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10–2 Improving quality of chest compressions amongst medical and nursing staff through deliberate in-situ simulated practice with feedback: the impact of repeated training
  1. C Korb1,
  2. L Lofton1,
  3. C Balnta2,
  4. H MacGloin3,
  5. K Goodliffe1,
  6. C Buckle1,
  7. J McGee1,
  8. M Lane1,
  9. M Burmester1
  1. 1Paediatric Intensive Care, Royal Brompton Hospital, London, UK
  2. 2Paediatric Intensive Care, Evelina London Children’s Hospital, London, UK
  3. 3Paediatrics, Queen Elizabeth Hospital, London, UK

Abstract

Background Quality of chest compressions underpins resuscitation outcomes with poorer performance leading to lower survival rates.1 We aimed to analyse whether deliberate practice of chest compressions with real-time feedback improves quality of compression amongst PICU nursing and medical staff and the impact of repeated training at 2, 4 and 6 months.

Methods Prospective, longitudinal study with in-situ workshops utilising Resusci Baby® QCPR®. Hand position, correct & average rate, depth and recoil were recorded and resulted in overall summative scores. Study protocol and consent procedure were approved by the Trusts Research Office.

Results 56 participants (14 doctors, 42 nurses) of which 49 (87.5%) completed all workshops. There was significant improvement on overall, depth, recoil and rate scores immediately after feedback for all workshops (Table 1). A significant improvement was also noted on baseline scores over time: complete recoil from 2nd session (72%, IQR 20–98% vs. 98%, IQR 82–100%, p=0.003); overall score, depth, correct and average rate at 4 months in comparison to the first session (84%, IQR 49–94% vs. 95%, IQR 87–98%, p<0.001; 97%, IQR 45–100% vs. 100%, IQR 98–100%, p<0.001; 14%, IQR 1–83% vs. 65%, IQR 30–90%, p=0.002; 119bpm, IQR 113–129bpm vs. 112bpm, IQR 101–118bpm, p=0.01, respectively). Hand position baseline scores did not significantly change over time.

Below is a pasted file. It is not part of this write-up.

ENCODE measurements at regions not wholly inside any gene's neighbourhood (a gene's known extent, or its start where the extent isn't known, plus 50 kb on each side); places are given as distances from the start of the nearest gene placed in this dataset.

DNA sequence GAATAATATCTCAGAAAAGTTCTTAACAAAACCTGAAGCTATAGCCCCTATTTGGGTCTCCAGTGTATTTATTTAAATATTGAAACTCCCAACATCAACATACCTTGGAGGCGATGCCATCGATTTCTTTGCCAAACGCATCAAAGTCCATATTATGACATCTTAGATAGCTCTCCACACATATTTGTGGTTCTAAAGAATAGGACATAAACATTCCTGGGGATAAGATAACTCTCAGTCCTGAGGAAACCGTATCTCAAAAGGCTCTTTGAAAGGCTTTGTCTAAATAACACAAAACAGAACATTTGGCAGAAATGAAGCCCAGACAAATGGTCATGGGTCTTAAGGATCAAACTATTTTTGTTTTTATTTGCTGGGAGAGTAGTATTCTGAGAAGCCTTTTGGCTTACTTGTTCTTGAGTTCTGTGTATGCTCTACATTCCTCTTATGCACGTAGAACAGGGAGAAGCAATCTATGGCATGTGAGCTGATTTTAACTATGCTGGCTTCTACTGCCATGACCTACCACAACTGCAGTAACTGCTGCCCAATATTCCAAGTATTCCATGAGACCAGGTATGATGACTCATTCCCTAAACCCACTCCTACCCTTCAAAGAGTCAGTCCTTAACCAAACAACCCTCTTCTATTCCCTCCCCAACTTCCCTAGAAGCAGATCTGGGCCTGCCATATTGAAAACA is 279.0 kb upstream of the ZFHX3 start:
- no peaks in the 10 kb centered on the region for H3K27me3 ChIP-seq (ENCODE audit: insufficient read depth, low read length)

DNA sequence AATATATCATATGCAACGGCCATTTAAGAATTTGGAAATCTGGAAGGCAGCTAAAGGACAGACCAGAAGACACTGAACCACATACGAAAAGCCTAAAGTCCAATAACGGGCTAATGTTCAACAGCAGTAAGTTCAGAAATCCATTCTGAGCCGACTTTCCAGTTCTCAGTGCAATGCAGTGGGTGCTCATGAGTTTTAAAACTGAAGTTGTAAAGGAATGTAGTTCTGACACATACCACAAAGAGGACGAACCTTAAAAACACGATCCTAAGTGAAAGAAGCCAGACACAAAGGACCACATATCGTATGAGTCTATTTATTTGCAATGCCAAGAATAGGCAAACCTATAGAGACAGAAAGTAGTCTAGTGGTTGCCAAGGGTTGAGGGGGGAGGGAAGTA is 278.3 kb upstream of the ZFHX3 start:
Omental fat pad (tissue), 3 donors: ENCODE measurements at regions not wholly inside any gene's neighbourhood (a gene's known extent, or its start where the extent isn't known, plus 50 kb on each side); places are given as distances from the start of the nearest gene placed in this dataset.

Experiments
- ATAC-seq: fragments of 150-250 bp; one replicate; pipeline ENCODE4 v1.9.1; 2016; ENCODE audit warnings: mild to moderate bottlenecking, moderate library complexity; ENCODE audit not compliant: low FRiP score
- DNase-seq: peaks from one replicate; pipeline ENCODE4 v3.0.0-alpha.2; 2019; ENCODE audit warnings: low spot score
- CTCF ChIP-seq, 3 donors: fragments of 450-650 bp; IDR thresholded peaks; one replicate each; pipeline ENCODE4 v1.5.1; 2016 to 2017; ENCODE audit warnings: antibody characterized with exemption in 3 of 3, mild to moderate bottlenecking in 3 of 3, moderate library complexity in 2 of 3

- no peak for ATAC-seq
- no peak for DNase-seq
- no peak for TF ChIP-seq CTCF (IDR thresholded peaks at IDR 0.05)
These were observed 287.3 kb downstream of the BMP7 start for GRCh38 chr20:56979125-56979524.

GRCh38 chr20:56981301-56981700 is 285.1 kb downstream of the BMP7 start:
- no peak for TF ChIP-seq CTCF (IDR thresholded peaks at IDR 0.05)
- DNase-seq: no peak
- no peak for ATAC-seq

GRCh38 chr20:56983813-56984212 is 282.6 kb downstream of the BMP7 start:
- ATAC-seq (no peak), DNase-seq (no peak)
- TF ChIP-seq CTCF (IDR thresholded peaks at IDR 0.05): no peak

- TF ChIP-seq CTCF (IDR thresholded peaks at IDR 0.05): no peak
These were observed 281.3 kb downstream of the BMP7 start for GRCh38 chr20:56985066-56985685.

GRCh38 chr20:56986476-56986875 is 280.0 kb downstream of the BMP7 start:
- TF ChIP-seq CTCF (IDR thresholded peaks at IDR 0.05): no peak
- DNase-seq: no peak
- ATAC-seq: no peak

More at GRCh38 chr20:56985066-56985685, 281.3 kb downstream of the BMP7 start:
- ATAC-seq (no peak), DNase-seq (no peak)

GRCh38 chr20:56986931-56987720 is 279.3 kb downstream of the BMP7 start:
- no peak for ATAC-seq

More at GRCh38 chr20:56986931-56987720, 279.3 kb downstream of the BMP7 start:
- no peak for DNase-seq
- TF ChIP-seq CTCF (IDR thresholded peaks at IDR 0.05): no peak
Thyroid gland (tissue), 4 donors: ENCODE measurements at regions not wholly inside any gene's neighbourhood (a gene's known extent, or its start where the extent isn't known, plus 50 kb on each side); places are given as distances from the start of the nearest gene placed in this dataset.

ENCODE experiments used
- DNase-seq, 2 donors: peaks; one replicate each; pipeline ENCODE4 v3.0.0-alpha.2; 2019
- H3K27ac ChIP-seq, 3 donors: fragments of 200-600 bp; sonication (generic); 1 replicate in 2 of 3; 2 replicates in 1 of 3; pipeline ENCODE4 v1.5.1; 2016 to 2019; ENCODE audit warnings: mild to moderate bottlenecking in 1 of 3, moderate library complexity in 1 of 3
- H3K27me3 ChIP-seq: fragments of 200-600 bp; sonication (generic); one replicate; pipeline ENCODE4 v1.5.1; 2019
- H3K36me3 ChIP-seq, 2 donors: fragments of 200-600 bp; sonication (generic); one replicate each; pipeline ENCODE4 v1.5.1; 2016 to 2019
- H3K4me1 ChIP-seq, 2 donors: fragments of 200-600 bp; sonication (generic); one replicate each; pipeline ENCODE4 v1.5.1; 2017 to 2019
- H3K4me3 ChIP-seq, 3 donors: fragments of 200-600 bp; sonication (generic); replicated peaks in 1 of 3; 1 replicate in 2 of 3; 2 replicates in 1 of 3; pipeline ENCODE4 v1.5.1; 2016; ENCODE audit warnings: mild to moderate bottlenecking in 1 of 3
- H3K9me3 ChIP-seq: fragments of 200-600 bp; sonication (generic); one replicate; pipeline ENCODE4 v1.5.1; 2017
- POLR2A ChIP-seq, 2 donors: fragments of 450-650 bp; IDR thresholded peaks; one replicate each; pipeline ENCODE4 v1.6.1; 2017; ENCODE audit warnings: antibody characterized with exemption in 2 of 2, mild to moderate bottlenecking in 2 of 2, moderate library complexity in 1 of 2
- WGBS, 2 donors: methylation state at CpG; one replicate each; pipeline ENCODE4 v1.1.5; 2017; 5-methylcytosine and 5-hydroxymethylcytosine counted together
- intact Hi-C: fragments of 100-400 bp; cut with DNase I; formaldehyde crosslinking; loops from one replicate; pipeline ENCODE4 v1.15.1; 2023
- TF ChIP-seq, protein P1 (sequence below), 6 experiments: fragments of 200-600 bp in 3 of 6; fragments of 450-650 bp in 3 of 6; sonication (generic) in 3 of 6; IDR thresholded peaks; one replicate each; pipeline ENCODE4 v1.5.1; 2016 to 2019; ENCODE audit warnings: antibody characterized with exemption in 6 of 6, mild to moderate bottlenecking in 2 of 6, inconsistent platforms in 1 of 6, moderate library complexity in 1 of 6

Conclusion Deliberate practice of chest compressions with continuous real-time feedback improves quality of compressions amongst PICU nursing and medical staff. This improvement is noted immediately and continues over time with repeated training.

Reference

  1. D Yannopoulos, TP Aufderheide, BS Abella, et al. Quality of CPR: An important effect modifier in cardiac arrest clinical outcomes and intervention effectiveness trials. Resuscitation 2015;94:106–13.

Abstract 10–2 Table 1

Assessment at baseline and after feedback for each workshop

Abstract 10–6 Figure 1

Time taken for satisfactory anaesthesia for a category 1 caesarean section in minutes

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